2. I've always been suspicious of the Booker Prize: a solid, stick-in-the-mud reward to literary doggedness and middlebrow worthiness that guarantees reading matter for the leafy home counties if nothing else. As a Nobel Prize lite it tends to award writers for what they mean rather than what they write. Howard Jacobson's The Finkler Question has a central question that falls perfectly in the Booker court: what is Jewishness? And what does it mean to be Jewish in England today? It's a question that [...]

    3. I don't like the idea that literature is written "for" or "not for" any people. Sure, you might be able to appreciate War and Peace better if you are a member of the 19th century Russian intelligentsia. But you're a fool if you let a smaller share of comparative appreciation get in your way. I mean, I can't let the fact that I'm middle class and white distract me from the fact that I enjoy listening to Public Enemy. I'm not comfortable with the idea that anything is beyond my empathy. What I'm s [...]

    4. I kept wanting to quit this unlikeable cramped book, but I didn't, because I kept waiting to see what the Booker Prize committee saw in it. I never did. I'm not sure if this book's unpleasantness says anything valid about British society or British Jewry, but I tend to think the solipsistic paranoia is all the author's. None of the characters are more than a sketched idea, lacking realistic grounding. For example, despite the all too minutely detailed fear of anti-Jewish violence in 21st century [...]

    5. I had no clue what I was signing up for when I began reading this. The author began by making a very big deal about the pain of being a Jew in the modern world and ended the book with an impassioned plea to see Jews for what they really are, half right and half wronged, like the rest of us. I appreciate that unambiguously. Nobody should be singled out for persecution, I agree. What I don't appreciate is being bombarded with the words 'Jew', 'Ju', 'Julian' with freakish consistency on every page. [...]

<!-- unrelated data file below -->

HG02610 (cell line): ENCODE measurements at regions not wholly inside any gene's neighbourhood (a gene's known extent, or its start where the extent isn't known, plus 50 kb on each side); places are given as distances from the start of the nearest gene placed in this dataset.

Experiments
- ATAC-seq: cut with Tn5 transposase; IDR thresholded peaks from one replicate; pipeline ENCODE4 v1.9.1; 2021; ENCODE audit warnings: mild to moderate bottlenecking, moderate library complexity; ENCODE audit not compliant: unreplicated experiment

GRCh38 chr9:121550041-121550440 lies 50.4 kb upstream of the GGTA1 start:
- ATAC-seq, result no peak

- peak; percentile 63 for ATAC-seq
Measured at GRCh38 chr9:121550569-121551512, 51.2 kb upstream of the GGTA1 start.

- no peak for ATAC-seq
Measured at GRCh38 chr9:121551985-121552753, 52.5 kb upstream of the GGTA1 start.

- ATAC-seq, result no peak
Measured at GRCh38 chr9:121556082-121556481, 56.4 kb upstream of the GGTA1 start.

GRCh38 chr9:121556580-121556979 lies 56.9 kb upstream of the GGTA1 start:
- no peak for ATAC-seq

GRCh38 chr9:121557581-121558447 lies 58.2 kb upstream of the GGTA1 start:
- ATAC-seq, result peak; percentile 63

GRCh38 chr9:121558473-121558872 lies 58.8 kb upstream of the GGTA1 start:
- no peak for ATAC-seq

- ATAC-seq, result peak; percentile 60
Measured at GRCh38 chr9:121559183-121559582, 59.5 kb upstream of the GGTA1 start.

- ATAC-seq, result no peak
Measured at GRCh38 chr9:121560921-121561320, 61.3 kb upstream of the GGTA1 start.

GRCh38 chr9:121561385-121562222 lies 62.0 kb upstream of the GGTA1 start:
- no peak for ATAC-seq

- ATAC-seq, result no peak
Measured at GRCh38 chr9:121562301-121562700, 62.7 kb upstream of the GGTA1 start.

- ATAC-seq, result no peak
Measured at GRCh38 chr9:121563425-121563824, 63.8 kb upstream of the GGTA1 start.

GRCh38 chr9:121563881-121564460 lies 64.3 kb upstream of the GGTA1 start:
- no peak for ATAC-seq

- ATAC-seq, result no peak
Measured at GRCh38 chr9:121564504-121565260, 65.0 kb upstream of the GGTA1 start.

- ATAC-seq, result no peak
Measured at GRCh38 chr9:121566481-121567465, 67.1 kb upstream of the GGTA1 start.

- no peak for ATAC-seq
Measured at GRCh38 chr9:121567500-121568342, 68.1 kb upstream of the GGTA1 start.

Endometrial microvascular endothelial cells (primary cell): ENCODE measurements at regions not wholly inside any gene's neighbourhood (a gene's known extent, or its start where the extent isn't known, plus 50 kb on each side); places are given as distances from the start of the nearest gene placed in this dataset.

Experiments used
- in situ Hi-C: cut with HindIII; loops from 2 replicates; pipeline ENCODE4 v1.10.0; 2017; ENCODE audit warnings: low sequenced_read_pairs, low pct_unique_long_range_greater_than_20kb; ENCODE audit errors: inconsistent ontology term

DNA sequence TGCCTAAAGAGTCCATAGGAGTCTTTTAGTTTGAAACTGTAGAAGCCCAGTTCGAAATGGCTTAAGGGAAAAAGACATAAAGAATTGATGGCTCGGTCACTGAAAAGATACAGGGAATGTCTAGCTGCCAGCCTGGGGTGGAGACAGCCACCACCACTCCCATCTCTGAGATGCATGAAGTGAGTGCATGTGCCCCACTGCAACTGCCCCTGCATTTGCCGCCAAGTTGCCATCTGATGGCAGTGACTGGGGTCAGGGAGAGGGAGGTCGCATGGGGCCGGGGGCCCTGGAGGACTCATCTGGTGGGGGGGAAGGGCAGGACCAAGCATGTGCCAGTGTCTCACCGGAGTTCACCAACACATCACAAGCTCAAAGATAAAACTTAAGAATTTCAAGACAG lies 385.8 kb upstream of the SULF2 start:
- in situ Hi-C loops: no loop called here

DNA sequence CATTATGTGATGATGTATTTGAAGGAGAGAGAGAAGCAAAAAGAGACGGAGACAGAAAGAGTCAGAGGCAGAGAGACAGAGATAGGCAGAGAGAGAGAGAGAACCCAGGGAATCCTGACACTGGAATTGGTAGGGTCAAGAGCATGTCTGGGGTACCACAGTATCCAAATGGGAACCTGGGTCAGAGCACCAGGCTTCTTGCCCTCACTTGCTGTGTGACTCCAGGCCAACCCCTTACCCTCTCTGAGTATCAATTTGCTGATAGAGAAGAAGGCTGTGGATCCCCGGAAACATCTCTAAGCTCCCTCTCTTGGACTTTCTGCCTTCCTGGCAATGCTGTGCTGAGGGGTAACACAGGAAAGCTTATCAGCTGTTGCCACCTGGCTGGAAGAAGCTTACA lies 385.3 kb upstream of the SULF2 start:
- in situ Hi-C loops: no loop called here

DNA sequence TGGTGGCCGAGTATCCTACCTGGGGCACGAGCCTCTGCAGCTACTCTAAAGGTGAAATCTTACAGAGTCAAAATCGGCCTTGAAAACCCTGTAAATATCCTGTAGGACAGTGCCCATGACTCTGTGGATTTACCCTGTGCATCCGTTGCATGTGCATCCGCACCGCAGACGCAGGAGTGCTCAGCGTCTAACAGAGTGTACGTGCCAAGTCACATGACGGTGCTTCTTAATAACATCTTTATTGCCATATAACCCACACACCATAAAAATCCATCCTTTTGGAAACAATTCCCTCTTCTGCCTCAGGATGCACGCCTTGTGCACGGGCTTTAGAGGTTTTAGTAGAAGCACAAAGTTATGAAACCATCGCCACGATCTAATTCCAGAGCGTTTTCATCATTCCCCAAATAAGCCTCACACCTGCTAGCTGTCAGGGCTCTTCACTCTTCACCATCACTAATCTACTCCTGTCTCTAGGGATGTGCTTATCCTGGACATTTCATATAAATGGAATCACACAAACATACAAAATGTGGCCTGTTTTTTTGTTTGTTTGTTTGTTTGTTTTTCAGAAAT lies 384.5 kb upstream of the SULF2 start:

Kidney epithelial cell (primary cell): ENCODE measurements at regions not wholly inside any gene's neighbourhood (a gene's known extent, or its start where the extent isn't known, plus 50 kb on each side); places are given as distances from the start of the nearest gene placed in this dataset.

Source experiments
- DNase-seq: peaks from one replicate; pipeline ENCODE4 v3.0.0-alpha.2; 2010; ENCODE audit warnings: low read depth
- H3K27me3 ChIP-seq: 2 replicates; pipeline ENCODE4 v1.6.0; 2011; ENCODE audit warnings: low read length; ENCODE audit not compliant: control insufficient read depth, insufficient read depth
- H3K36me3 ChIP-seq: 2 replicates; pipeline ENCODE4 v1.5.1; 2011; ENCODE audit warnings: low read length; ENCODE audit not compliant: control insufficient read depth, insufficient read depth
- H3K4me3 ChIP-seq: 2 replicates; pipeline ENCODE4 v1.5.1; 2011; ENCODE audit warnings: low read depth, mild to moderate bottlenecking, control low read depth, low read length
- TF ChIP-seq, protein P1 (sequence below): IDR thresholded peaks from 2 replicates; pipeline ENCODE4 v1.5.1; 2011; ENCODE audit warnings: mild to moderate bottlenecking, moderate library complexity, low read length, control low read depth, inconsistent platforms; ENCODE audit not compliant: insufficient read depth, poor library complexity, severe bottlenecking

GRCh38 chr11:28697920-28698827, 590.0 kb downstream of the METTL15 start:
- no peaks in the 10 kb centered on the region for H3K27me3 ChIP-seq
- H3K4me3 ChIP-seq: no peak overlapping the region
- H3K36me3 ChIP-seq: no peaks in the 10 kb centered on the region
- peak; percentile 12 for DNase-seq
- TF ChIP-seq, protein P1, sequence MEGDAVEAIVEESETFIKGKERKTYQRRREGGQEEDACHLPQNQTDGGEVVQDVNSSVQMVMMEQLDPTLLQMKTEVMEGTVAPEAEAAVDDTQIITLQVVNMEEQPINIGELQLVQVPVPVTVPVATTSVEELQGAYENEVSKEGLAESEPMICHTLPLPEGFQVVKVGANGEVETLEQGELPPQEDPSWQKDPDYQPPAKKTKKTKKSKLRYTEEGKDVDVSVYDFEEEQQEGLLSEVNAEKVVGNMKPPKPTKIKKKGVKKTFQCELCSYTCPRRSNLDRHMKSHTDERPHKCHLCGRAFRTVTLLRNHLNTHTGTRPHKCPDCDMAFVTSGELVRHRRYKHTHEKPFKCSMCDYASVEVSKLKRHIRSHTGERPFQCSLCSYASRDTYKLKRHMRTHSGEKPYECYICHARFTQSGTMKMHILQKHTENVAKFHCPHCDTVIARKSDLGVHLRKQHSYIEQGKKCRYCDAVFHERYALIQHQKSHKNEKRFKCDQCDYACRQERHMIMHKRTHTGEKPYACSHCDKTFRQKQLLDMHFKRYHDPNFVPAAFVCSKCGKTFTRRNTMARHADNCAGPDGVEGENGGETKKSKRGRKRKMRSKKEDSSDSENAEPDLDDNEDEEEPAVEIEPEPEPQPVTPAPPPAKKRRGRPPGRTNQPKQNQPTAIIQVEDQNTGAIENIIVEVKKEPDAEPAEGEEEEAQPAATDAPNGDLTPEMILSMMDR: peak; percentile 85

6. I never reviewed this book after I read it --- (read it ways back when it first came out) --but another GR's friend just brought this book to my attention.I never understood why it won the Man Booker prize. Set in London.Jewish friends discuss the state of Israel - life -and love --anti-Semitism in England -the meaning of Judaism (religion or philosophy)c.Some things were funny -but overall things become tedious and even offensive very quickly. I never recommend this book!

    7. Man Booker Prize Winner for 2010.Look at the back of the book. Everyone (other writers, newspapers etc) say how wonderful this book is. How he is the funniest writer alive. Blah Blah Blah.Maybe I am not the demographic for a Jewish crisis of existence book but it did not make me laugh once, nothing really happended and it was as dull as dish water.Repition of themes, events, sayings, jokes, characteristics cannot be expected to carry a novel over 370 pages. And I imagine that the J E and W keys [...]

    8. I found this book laborious and slow moving. The parameters were too constrained to comfortably contain Julian, the main character's obsession with Jews and his wishful wondering if, by any quirk of fate, he could have something in his ancestry that would allow him to lay claim to being partly Jewish. This tiresome obsession was sparked by an incident in which he was mugged by someone who, he believed, mistook him for a Jew. From then on Julian's thoughts are dominated by ways of being Jewish. H [...]